As part of a Macro class on social welfare, I am about to teach a very brief introduction to Arrow's impossibility theorem.
The classic demonstration of this involves three voters choosing between three alternatives, whose preferences are as follows:
A B C 1 x y z 2 y z x 3 z x y
We are then shown the supposedly interesting result that, given these obviously incompatible preferences, no possible voting system can pick a favoured option in a non-arbitrary way.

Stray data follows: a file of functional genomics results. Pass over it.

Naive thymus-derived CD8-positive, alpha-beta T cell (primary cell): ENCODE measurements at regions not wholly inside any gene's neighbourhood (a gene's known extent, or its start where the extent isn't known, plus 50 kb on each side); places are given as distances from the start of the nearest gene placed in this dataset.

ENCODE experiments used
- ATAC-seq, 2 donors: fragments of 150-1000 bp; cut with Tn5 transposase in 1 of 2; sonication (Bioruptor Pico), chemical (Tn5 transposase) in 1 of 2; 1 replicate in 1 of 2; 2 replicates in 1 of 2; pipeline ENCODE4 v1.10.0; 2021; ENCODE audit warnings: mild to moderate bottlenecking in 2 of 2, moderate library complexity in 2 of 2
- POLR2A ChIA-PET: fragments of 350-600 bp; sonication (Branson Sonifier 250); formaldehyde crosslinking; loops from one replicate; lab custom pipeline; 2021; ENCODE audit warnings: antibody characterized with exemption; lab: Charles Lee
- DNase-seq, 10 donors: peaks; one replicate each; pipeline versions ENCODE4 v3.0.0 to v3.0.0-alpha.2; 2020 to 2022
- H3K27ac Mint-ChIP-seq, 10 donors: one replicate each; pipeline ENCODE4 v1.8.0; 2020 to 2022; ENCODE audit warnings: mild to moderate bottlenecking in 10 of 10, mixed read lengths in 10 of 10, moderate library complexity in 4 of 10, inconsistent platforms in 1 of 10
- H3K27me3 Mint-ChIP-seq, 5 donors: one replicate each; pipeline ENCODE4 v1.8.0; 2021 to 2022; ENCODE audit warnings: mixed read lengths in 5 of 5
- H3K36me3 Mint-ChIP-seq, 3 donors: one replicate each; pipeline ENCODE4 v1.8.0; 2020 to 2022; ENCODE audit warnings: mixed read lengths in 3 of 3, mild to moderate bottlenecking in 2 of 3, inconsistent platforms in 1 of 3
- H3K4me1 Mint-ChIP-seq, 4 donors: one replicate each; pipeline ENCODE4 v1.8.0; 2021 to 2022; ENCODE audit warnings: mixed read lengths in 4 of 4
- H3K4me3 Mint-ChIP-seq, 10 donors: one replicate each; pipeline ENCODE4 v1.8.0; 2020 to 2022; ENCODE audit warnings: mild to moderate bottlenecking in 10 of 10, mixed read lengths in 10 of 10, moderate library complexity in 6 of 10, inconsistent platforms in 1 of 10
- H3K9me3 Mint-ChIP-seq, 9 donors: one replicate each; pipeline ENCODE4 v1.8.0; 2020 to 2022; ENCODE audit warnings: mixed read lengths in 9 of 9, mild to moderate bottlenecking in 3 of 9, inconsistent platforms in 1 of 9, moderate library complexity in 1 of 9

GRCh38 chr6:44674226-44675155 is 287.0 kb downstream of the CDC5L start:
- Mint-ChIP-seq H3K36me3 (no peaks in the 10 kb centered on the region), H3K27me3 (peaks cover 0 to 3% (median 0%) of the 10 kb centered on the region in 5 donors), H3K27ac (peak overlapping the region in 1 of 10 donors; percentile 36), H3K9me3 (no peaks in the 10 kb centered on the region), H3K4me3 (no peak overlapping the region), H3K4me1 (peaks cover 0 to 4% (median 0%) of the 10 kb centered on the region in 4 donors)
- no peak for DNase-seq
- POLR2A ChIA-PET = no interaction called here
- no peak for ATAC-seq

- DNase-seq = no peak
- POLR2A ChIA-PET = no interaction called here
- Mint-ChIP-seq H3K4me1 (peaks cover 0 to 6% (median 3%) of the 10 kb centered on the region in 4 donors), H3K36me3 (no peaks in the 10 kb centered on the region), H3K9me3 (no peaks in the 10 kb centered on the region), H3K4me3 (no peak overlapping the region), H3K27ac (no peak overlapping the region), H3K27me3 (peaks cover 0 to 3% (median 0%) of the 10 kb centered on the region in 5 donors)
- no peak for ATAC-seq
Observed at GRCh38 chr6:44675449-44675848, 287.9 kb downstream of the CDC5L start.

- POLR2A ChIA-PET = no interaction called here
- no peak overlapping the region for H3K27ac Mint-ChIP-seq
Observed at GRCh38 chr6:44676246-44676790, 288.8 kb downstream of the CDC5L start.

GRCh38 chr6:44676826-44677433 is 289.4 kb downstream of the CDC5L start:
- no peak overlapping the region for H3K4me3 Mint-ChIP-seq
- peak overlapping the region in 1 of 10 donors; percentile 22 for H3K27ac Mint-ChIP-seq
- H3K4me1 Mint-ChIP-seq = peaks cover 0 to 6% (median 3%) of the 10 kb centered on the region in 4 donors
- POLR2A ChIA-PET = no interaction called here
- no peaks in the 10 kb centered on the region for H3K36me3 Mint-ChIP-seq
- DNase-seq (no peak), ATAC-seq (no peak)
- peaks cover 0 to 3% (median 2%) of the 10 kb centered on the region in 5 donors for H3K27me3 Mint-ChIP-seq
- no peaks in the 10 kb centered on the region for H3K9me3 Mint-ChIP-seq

More generally, any voting system risks ending up in this kind of three-way tie situation.
But this seems impossibly theoretical a concern. Clearly if voters' preferences split n alternatives precisely n ways, as in this example, there's no outcome that satisfies a majority. But in an electorate, the probability of this is vanishingly small. Also, if each alternative is joint first in preference, we surely don't care which one is selected.
Why do we teach this mysterious theorem at all? Is it just because it's got a cool name? Has it ever been usefully applied to a real-world problem?